Abstract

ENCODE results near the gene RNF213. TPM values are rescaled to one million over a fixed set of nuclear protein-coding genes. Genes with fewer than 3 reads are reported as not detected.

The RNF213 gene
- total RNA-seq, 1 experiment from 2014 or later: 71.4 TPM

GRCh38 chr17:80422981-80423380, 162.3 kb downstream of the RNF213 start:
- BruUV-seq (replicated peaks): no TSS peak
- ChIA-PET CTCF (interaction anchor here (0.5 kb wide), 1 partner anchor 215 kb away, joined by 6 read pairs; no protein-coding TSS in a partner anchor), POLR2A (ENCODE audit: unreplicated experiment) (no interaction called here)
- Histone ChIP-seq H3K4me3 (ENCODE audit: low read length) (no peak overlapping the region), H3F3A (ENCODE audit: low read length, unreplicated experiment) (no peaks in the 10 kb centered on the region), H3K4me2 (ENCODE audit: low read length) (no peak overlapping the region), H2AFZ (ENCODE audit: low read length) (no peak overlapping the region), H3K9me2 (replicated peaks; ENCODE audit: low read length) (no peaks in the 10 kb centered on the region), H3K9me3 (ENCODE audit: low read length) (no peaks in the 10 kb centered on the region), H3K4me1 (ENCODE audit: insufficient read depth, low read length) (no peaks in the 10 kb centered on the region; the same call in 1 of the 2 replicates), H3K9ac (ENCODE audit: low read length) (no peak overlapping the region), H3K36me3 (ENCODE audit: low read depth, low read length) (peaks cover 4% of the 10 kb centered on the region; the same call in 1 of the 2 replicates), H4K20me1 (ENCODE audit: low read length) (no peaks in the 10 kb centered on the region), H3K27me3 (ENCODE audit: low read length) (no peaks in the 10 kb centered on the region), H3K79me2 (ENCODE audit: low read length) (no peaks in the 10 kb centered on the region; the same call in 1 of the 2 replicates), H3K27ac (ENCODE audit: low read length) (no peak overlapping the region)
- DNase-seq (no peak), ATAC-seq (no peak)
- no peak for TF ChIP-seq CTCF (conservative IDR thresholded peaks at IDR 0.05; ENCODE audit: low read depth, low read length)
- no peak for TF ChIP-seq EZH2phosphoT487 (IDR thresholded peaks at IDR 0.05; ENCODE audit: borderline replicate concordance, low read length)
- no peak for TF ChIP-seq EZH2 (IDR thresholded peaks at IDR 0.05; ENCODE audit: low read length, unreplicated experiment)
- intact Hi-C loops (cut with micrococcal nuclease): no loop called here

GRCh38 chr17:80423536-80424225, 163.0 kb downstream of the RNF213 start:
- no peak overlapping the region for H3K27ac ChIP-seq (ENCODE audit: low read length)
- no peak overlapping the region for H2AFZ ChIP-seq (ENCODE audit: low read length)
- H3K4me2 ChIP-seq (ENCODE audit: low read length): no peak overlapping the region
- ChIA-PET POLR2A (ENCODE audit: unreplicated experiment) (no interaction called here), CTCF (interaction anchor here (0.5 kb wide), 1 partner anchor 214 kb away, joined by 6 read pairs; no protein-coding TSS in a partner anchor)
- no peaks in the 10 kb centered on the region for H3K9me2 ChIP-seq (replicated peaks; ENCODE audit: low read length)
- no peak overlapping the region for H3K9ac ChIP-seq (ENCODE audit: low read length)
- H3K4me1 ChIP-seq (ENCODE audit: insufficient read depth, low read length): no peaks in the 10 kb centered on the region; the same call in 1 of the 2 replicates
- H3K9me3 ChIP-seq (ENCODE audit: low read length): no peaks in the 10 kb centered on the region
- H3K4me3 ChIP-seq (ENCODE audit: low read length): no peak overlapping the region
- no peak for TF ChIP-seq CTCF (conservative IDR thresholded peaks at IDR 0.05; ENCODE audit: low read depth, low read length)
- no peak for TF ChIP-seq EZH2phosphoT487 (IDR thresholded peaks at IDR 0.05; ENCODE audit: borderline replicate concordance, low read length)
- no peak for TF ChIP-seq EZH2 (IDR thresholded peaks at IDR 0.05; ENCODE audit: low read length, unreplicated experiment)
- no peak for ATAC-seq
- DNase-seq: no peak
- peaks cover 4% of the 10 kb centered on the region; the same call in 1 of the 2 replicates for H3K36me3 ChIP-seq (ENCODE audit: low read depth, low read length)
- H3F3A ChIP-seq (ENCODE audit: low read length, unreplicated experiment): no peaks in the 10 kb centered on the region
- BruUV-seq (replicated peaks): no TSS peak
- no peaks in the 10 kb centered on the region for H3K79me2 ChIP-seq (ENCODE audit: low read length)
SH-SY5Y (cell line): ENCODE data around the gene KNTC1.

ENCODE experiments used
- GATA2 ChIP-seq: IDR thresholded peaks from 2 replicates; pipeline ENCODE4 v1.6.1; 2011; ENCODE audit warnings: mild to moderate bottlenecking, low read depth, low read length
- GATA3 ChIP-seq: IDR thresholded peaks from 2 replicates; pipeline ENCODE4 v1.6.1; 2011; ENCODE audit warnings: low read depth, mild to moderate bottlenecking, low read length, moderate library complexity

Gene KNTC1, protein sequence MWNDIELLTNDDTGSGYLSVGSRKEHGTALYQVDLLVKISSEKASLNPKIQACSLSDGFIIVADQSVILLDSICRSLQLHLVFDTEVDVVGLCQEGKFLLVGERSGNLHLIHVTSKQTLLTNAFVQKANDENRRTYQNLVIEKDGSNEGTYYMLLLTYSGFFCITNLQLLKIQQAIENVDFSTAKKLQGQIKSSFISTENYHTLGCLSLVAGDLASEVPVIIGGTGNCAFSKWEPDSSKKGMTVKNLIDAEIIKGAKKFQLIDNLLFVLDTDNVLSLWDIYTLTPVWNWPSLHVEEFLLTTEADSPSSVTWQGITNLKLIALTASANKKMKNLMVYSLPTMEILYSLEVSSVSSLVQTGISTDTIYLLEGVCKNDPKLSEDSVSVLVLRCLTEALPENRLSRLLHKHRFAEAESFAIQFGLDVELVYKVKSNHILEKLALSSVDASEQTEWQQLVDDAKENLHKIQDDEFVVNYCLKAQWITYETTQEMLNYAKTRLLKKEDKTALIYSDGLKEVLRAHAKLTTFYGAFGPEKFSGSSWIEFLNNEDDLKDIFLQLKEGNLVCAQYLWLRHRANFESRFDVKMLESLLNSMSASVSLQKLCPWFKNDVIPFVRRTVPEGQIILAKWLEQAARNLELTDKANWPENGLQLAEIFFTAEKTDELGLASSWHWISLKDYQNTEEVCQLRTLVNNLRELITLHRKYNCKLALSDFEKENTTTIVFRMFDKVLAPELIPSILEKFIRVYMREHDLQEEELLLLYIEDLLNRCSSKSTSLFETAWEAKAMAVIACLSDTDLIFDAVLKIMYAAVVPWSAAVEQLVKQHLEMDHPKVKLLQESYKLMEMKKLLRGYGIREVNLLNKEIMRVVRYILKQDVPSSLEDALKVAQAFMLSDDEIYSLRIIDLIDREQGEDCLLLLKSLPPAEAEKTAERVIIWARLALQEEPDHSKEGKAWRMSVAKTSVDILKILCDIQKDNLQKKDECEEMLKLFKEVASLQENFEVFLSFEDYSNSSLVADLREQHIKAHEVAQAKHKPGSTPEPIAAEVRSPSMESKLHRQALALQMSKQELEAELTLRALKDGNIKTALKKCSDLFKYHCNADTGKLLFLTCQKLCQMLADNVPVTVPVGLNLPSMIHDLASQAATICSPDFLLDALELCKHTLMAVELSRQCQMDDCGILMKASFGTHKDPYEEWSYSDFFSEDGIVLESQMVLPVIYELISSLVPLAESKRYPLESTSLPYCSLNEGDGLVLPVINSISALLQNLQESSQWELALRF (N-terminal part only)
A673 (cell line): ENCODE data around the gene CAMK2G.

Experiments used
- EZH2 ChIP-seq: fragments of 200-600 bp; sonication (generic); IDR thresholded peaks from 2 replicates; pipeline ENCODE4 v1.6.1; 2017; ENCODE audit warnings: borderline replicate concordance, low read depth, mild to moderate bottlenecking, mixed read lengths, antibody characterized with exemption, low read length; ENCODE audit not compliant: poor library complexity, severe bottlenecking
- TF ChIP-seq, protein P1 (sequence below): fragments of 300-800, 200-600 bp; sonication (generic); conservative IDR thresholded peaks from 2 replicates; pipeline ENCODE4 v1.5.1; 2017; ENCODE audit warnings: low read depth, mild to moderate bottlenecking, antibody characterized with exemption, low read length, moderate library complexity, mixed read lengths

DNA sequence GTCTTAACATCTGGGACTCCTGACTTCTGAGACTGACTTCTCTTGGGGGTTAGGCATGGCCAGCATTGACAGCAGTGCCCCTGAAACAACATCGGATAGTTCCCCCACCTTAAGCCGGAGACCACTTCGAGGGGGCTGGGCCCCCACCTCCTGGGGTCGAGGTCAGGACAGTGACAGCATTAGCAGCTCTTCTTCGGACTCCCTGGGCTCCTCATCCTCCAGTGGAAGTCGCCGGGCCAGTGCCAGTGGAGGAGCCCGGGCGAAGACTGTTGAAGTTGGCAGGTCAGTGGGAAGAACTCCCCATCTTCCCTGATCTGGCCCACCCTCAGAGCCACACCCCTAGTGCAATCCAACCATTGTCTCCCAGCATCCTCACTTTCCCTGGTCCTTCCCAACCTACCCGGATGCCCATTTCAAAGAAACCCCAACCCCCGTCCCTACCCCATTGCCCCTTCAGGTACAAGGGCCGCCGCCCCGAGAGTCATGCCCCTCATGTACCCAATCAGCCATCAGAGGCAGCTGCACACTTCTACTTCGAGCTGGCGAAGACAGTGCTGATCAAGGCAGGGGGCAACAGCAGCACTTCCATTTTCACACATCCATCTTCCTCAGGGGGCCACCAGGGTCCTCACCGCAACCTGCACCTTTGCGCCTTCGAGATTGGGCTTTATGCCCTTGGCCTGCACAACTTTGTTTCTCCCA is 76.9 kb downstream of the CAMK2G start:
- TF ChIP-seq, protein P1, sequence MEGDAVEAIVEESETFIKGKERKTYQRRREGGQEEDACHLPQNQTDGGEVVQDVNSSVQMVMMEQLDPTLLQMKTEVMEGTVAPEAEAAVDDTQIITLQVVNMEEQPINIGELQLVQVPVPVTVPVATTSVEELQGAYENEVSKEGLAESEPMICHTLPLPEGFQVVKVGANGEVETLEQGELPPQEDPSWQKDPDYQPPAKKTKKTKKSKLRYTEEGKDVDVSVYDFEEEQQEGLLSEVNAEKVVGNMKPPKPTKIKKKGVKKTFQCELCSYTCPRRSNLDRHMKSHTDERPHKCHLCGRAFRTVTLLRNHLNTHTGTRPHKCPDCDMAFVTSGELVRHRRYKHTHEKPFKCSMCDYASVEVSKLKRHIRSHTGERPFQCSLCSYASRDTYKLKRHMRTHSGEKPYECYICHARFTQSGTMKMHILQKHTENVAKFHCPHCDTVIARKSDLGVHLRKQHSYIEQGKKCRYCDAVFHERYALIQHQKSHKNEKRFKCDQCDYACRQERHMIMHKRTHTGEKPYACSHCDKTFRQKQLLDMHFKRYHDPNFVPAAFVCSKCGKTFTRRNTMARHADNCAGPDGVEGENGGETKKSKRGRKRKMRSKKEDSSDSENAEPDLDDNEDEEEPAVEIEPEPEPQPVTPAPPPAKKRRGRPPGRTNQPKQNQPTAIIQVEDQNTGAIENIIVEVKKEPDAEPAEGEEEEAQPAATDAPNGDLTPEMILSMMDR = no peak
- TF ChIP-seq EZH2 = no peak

Snapping is a widely used technique that helps users position graphical objects precisely, e.g., to align them with a grid or other graphical objects. Unfortunately, whenever users want to position a dragged object close to such an aligned location, they first need to deactivate snapping. We propose snap-and-go, a snapping technique that overcomes this limitation. By merely stopping dragged objects at aligned positions, rather than “warping” them there, snapand- go helps users align objects, yet still allows placing dragged objects anywhere else. While this approach of inserting additional motor space renders snap-and-go slightly slower than traditional snapping, snap-and-go simplifies the user interface by eliminating the need for a deactivation option and thereby allows introducing snapping to application scenarios where traditional snapping is inapplicable. In our user studies, participants were able to align objects up to 138% (1D) and 231% (2D) faster with snapand- go than without and snap-and-go proved robust against the presence of distracting snap targets.